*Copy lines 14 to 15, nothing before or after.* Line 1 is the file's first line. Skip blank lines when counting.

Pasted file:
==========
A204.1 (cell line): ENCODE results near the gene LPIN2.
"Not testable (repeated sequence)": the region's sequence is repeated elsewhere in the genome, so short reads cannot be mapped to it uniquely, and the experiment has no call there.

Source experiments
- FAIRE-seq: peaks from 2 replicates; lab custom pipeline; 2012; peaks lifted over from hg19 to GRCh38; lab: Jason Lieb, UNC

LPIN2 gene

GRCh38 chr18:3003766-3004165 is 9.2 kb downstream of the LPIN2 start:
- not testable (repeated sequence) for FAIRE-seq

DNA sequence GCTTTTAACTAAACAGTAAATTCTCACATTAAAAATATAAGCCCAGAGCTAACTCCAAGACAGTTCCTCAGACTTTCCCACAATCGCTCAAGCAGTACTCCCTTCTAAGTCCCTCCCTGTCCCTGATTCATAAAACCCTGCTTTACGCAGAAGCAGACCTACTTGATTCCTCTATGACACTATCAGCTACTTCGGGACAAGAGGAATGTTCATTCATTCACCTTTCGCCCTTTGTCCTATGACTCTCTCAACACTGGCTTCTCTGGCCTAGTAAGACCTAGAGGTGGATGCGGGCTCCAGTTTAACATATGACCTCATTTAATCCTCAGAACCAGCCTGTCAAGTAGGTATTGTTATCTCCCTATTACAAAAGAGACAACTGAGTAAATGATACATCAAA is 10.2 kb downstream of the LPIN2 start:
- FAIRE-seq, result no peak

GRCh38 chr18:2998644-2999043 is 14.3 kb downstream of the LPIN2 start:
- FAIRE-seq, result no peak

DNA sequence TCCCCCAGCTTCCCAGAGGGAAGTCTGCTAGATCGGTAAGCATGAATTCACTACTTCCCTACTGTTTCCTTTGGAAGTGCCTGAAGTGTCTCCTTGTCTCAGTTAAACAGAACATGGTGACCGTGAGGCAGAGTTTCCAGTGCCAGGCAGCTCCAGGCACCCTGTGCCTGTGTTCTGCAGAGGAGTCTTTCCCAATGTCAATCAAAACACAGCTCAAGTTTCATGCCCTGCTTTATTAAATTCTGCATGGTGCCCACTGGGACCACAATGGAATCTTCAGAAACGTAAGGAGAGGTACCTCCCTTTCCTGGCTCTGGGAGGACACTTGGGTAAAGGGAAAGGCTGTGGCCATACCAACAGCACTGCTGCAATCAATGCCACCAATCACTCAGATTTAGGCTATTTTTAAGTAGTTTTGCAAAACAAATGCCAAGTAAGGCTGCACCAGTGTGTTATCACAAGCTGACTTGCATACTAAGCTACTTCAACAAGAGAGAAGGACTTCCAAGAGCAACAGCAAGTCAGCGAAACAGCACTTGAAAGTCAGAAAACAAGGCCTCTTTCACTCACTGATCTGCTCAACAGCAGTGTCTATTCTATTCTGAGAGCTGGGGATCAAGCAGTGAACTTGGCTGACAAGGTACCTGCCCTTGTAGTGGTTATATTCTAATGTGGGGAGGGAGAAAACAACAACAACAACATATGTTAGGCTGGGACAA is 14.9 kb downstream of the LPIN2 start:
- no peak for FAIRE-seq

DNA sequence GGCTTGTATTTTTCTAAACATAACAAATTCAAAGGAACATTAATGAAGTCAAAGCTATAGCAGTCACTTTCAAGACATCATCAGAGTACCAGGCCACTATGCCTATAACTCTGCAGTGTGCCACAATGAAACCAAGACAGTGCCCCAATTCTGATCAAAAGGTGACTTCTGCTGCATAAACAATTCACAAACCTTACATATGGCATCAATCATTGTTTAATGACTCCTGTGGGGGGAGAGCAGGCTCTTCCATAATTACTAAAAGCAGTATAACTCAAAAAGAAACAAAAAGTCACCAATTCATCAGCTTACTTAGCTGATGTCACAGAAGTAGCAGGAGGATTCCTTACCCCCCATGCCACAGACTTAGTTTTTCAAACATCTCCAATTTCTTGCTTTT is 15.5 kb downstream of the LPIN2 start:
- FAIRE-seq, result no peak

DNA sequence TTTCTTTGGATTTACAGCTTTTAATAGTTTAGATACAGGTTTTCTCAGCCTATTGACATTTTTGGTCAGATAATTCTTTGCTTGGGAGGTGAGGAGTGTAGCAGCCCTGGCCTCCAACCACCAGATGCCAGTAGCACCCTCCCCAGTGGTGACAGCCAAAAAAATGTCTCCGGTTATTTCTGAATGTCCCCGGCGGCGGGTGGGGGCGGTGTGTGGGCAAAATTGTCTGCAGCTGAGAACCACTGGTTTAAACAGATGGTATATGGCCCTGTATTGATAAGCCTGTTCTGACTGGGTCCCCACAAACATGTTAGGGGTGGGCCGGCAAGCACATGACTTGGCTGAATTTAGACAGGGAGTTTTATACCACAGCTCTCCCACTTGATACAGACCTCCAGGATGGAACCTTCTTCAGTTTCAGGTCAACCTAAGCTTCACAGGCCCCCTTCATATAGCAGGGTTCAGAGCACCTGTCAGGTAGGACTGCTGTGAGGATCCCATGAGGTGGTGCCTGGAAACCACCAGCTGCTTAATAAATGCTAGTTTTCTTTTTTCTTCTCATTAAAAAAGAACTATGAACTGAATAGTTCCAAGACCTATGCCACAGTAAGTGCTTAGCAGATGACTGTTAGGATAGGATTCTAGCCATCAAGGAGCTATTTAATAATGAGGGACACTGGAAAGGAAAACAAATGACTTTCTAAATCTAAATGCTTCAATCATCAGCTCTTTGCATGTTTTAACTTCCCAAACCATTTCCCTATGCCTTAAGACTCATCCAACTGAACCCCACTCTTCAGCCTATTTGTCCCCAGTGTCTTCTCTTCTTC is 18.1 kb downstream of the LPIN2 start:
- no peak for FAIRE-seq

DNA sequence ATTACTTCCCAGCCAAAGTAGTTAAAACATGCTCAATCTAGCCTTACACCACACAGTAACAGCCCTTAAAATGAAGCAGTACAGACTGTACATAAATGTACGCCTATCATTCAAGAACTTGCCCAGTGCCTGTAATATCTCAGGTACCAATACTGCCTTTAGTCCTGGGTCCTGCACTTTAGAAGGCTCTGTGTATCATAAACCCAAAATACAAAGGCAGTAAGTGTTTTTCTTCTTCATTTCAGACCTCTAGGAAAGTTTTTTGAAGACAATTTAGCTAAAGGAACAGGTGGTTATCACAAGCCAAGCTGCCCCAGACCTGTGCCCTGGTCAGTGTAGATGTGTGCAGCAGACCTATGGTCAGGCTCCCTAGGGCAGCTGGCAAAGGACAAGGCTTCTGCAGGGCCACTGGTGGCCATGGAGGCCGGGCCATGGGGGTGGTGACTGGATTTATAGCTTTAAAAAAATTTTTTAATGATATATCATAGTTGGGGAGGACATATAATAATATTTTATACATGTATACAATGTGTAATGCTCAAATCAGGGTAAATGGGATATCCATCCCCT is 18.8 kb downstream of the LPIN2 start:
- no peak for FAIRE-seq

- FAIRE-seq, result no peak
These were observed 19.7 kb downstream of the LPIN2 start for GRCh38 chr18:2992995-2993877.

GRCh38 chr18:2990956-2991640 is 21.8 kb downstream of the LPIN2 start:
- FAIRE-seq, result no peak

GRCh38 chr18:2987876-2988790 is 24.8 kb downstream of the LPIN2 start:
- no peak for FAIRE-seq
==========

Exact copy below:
DNA sequence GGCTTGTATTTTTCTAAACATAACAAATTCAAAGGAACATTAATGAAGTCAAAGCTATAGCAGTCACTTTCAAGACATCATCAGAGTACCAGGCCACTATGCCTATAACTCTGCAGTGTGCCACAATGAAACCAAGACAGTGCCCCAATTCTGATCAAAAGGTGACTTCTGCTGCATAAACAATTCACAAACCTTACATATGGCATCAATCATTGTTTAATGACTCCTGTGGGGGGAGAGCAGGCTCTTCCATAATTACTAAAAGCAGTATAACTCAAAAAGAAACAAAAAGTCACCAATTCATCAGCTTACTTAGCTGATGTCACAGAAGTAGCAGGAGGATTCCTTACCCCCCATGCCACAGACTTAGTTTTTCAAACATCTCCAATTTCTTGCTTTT is 15.5 kb downstream of the LPIN2 start:
- FAIRE-seq, result no peak